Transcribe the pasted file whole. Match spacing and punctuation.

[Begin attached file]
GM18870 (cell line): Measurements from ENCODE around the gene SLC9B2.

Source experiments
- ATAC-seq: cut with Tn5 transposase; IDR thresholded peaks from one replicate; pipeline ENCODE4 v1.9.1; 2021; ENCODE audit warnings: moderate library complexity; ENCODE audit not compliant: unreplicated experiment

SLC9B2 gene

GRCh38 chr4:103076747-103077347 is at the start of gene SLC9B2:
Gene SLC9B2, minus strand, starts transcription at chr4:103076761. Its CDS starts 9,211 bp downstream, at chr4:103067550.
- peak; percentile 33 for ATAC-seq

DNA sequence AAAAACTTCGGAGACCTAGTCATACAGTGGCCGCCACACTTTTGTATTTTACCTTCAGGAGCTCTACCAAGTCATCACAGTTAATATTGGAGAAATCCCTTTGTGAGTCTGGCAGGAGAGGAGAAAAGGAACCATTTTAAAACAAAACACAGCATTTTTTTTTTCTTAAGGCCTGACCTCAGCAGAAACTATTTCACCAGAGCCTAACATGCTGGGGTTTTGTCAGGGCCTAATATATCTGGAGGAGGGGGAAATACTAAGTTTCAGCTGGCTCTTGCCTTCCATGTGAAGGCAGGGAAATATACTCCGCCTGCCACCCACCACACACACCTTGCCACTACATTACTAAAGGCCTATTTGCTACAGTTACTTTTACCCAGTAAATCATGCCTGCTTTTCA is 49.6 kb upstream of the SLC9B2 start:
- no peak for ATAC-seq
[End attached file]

GM18870 (cell line): Measurements from ENCODE around the gene SLC9B2.

Source experiments
- ATAC-seq: cut with Tn5 transposase; IDR thresholded peaks from one replicate; pipeline ENCODE4 v1.9.1; 2021; ENCODE audit warnings: moderate library complexity; ENCODE audit not compliant: unreplicated experiment

SLC9B2 gene

GRCh38 chr4:103076747-103077347 is at the start of gene SLC9B2:
Gene SLC9B2, minus strand, starts transcription at chr4:103076761. Its CDS starts 9,211 bp downstream, at chr4:103067550.
- peak; percentile 33 for ATAC-seq

DNA sequence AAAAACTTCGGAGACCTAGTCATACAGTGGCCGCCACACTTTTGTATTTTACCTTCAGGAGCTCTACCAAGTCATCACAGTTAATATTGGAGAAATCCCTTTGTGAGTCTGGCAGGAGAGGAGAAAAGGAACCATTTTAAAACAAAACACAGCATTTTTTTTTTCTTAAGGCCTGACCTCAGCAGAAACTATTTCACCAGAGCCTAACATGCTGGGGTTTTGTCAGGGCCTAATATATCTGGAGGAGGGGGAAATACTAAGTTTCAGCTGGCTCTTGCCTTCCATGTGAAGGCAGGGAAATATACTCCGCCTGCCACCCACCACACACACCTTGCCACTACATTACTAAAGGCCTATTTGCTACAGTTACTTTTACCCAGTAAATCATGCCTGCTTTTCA is 49.6 kb upstream of the SLC9B2 start:
- no peak for ATAC-seq